Carnegie Education

Mentoring Matters

On March 4th from 6.30-8.30pm CollectivED is hosting our free online spring hub event.  Our theme is mentoring, and how it provides a foundation for career-long and profession-wide development. We would love you to join us.

The evening includes a live chain reaction conversation, with six contributors taking the role of interviewer and interviewee in turn. This will allow cases of practice and research to be discussed and themes to emerge.  The second part of the event will be an open discussion with the event participants.  The session will be hosted by Professor Rachel Lofthouse. 

We are really looking forward to welcoming out event contributors who bring with them insights and expertise from research and practice and who will be reflecting on mentoring across a range of educational contexts. In this blogpost they offer some key insights which provide a flavour of the conversation to come.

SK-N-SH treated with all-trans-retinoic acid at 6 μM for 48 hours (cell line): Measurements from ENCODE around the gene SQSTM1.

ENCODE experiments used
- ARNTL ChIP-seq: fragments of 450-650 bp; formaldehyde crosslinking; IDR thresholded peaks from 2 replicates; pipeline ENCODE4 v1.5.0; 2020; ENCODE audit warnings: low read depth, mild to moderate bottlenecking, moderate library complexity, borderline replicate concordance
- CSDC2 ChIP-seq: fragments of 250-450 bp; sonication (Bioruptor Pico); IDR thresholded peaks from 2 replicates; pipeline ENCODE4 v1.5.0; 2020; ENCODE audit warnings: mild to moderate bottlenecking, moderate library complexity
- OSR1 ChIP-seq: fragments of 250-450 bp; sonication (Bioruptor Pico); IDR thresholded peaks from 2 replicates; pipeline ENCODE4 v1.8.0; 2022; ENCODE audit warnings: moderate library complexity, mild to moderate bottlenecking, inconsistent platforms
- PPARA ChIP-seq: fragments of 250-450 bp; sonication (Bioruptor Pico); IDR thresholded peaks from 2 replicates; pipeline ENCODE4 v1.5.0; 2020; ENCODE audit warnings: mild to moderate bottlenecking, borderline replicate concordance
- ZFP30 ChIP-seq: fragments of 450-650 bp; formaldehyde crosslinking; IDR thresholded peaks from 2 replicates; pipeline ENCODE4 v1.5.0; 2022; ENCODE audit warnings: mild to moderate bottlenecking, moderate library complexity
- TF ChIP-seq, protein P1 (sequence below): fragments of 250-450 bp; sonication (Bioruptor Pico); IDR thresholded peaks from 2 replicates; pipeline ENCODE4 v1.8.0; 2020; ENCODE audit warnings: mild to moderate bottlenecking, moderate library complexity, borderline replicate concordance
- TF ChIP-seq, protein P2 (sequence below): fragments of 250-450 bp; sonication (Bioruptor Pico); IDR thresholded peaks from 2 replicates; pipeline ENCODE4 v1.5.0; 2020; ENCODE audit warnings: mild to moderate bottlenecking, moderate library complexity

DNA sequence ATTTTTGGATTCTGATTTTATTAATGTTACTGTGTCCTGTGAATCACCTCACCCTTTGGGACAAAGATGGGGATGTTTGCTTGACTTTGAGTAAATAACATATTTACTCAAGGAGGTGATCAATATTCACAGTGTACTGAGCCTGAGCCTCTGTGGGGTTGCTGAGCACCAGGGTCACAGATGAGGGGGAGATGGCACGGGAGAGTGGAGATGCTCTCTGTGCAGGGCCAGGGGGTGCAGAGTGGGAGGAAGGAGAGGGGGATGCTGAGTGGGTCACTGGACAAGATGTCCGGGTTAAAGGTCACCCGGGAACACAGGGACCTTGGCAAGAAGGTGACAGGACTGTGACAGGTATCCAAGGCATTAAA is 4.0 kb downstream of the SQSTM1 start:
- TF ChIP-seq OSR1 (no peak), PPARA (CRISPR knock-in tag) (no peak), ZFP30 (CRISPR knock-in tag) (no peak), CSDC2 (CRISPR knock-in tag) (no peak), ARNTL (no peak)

Dr Marc Turu (@marcturu), is a lecturer at Leeds Beckett University and recently completed PhD related to teacher preparedness.  His research demonstrates the importance of reflecting on the  professional assumptions held by mentors and the language they use. He believes that Newly Qualifies Teachers (NQTs) require mentors to find the balance between the technical aspects of teaching and a more critical and intellectual approach. He also recognises that NQTs should embrace mentoring as a collaborative process in order to avoid potentially being introduced to narrow understandings of what teaching and learning is.  

Dr Jo Finch (@Jojofinchers) is a Senior Lecturer in Social Work at the University of East London. She has researched the experiences of practice educators of trainee social workers.  Like in teacher education they have a multi-faceted role which includes as mentor, assessor, manager, facilitator, teacher, supporter, planner, mediator and gatekeeper to the profession. Jo recognises that the tough but enjoyable role is not always fully appreciated or understood by managers and social work university tutors. Jo also brings insights of the emotional climate and possible psychological processes inherent in the intense relationships between mentor and student.